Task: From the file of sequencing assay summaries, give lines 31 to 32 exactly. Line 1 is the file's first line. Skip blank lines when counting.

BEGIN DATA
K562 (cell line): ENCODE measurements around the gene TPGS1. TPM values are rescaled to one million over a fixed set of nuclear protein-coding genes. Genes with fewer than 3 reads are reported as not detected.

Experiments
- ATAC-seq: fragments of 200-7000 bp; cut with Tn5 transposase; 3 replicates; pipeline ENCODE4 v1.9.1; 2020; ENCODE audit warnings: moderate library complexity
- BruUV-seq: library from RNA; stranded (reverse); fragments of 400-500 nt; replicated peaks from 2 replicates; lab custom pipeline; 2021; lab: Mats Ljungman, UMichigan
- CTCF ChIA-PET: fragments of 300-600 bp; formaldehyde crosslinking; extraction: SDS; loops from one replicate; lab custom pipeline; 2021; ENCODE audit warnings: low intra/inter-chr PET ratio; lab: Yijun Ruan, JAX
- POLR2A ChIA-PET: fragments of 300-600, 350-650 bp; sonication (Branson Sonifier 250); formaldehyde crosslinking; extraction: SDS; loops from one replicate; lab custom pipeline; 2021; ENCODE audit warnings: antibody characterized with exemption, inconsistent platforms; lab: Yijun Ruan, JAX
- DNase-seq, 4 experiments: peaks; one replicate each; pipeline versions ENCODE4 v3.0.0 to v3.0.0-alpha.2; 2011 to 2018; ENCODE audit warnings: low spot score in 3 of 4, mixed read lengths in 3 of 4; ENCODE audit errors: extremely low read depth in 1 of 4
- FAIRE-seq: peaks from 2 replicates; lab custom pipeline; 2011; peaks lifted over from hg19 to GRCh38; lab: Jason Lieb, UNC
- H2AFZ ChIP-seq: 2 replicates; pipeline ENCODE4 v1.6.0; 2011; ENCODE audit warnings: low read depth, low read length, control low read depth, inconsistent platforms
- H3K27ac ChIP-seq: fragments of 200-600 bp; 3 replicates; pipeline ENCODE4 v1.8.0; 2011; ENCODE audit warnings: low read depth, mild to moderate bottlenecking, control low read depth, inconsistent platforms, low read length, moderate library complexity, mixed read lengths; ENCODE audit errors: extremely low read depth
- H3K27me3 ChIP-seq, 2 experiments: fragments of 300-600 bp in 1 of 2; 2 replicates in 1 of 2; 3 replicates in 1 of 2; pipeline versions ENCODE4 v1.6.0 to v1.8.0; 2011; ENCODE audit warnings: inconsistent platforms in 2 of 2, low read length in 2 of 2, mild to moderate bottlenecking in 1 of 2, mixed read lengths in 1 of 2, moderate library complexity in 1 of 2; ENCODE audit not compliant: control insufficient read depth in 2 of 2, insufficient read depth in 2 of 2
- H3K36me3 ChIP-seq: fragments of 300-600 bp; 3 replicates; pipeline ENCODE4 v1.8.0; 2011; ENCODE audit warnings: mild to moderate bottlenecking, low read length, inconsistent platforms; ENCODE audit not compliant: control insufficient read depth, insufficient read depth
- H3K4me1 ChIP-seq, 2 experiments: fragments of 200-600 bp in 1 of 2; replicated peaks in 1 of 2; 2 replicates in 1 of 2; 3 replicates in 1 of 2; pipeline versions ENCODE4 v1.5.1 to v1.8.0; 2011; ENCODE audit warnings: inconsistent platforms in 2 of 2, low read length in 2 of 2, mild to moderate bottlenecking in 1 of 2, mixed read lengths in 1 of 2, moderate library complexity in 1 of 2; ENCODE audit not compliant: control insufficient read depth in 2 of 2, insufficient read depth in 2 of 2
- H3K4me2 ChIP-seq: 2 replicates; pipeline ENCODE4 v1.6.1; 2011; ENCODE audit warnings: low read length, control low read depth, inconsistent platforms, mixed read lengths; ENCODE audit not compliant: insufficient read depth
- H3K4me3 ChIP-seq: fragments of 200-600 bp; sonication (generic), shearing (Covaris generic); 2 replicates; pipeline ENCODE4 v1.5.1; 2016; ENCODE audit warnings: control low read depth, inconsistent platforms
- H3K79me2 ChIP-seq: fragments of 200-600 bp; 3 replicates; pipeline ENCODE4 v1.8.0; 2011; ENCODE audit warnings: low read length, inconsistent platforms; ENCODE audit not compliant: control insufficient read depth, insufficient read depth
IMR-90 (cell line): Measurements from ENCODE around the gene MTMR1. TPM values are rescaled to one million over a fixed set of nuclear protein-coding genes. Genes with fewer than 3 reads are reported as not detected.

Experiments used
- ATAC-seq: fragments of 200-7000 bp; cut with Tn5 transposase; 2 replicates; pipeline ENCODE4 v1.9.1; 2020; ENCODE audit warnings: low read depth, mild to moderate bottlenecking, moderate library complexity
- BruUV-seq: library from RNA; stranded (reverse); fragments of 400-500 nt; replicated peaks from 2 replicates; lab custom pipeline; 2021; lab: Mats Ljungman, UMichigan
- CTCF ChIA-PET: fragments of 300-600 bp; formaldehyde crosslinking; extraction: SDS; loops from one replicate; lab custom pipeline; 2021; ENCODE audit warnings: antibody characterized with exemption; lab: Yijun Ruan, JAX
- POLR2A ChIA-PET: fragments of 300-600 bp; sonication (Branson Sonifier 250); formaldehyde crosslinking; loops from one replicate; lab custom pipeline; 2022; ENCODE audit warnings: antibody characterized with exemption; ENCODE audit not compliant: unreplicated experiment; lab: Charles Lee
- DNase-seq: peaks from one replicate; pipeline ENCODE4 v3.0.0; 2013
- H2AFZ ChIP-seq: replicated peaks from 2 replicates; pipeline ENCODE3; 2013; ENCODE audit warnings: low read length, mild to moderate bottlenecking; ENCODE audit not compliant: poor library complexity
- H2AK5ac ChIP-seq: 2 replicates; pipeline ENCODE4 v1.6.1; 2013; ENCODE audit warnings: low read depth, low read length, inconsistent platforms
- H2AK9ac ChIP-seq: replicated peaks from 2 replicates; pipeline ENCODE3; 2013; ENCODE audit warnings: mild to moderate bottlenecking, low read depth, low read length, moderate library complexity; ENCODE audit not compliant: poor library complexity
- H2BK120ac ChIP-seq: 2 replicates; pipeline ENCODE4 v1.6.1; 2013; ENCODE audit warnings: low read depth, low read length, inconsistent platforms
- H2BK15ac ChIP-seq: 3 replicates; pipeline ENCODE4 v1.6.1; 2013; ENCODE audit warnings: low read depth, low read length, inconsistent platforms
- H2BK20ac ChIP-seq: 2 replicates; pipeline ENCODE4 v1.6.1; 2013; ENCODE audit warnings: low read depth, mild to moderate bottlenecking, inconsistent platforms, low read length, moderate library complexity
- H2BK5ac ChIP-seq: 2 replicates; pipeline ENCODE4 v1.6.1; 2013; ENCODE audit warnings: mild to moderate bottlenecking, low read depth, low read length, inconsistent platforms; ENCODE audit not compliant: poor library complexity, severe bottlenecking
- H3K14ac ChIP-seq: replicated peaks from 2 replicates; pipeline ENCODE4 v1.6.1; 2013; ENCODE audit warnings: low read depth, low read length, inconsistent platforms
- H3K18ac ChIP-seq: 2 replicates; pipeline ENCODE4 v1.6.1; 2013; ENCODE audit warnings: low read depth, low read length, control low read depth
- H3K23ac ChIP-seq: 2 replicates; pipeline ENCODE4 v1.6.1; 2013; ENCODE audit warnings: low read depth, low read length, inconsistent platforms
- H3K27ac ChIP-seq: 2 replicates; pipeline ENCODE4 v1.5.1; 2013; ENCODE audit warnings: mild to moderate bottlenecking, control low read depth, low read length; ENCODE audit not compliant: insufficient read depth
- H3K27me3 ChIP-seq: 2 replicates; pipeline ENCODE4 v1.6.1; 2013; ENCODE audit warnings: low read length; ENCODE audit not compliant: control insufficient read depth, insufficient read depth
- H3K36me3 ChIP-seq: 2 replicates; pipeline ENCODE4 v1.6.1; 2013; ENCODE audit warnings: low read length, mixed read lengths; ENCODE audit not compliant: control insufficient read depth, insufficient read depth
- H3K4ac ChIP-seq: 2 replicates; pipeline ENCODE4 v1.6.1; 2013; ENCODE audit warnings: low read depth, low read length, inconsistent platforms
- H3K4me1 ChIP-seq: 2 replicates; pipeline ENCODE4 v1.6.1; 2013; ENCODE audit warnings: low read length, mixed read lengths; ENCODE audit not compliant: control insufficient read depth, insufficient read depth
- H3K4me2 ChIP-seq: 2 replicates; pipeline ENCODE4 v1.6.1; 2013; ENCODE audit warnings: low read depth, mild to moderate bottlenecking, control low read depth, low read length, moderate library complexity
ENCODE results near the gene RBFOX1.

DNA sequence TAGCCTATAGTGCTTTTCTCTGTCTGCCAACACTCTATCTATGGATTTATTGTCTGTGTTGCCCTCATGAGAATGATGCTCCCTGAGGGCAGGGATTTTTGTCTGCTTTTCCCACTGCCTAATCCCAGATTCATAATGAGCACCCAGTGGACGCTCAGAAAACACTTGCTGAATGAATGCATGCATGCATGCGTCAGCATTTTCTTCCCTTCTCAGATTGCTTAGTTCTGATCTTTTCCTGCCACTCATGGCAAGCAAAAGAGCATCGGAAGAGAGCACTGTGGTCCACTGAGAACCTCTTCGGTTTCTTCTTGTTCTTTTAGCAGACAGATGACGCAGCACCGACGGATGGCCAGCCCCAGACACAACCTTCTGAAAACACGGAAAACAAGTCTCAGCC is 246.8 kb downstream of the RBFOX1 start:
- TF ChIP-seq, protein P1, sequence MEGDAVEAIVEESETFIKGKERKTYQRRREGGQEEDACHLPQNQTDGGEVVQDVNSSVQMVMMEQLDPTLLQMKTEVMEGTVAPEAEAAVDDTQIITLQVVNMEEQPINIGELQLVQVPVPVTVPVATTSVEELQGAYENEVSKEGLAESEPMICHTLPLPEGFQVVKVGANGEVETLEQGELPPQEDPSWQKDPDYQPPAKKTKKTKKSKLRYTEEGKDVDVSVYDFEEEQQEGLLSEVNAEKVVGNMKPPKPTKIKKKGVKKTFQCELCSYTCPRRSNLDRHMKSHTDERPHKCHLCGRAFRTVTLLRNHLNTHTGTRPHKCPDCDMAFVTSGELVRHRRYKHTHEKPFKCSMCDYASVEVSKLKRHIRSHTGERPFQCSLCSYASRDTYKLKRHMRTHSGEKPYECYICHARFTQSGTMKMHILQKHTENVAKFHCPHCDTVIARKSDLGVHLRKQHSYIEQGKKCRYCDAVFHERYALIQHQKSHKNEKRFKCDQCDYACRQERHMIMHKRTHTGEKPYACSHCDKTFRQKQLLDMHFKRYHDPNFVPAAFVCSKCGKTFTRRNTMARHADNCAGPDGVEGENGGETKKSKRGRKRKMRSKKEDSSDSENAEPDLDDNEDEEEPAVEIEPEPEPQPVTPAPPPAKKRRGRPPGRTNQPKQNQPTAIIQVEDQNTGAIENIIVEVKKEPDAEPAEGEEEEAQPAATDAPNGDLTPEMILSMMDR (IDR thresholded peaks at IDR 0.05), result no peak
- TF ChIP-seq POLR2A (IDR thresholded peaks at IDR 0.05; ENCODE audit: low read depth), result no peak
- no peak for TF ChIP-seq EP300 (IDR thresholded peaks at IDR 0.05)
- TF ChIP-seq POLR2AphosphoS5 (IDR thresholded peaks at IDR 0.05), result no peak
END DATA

- H3K14ac ChIP-seq: replicated peaks from 2 replicates; pipeline ENCODE4 v1.6.1; 2013; ENCODE audit warnings: low read depth, low read length, inconsistent platforms
- H3K18ac ChIP-seq: 2 replicates; pipeline ENCODE4 v1.6.1; 2013; ENCODE audit warnings: low read depth, low read length, control low read depth